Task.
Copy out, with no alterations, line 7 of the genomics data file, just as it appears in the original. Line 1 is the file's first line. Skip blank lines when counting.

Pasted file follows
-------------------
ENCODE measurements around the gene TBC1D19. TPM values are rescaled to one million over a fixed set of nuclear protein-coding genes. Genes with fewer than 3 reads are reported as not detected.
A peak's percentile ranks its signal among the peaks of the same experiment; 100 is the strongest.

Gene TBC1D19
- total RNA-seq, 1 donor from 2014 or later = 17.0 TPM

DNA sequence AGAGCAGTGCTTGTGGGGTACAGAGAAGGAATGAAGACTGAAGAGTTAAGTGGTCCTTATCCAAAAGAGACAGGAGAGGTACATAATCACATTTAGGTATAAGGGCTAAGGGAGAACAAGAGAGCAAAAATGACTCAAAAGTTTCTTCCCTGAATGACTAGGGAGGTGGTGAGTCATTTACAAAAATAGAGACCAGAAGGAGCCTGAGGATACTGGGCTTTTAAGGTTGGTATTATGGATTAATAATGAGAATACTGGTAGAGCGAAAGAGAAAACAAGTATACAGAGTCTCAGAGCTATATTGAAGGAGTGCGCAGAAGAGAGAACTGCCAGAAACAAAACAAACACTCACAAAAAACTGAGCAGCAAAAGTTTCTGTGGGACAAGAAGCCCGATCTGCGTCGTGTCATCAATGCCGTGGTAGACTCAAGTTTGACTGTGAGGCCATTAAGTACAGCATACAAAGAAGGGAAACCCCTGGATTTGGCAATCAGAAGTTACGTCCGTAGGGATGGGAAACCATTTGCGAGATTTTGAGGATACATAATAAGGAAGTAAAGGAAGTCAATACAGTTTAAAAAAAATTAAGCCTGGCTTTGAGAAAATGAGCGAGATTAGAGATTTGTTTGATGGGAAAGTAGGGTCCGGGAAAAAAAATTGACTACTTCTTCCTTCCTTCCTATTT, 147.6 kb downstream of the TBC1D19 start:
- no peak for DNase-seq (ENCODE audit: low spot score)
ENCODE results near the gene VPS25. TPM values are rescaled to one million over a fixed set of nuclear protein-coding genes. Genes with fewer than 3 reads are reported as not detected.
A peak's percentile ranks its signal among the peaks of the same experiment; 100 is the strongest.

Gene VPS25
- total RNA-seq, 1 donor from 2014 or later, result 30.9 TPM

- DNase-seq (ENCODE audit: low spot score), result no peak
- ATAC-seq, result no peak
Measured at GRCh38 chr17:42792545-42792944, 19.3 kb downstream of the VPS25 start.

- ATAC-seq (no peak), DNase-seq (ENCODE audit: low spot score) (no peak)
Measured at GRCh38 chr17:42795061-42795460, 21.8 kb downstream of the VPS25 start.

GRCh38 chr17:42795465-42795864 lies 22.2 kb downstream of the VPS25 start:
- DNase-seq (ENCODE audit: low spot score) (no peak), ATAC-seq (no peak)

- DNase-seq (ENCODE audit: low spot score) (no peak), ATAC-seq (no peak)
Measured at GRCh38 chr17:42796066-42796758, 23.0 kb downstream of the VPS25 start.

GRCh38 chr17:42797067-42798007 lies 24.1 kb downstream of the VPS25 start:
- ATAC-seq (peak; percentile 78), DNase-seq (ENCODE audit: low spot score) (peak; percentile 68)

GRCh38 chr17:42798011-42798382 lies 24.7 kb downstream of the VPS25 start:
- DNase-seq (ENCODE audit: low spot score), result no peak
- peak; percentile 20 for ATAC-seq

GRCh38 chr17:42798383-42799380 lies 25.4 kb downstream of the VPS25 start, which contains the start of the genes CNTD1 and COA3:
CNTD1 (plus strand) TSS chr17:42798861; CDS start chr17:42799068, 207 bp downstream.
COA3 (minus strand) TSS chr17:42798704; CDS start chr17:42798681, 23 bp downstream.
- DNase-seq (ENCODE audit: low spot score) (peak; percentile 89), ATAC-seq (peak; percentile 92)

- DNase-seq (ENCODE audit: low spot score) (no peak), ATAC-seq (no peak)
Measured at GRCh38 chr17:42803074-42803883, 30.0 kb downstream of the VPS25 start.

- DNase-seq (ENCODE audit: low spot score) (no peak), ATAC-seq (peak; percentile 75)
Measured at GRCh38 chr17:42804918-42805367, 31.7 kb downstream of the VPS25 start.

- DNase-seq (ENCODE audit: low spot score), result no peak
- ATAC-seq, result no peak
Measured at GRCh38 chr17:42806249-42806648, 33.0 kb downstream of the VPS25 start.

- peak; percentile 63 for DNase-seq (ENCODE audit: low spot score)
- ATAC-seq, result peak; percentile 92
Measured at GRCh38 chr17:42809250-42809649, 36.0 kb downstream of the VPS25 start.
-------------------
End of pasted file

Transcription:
ENCODE results near the gene VPS25. TPM values are rescaled to one million over a fixed set of nuclear protein-coding genes. Genes with fewer than 3 reads are reported as not detected.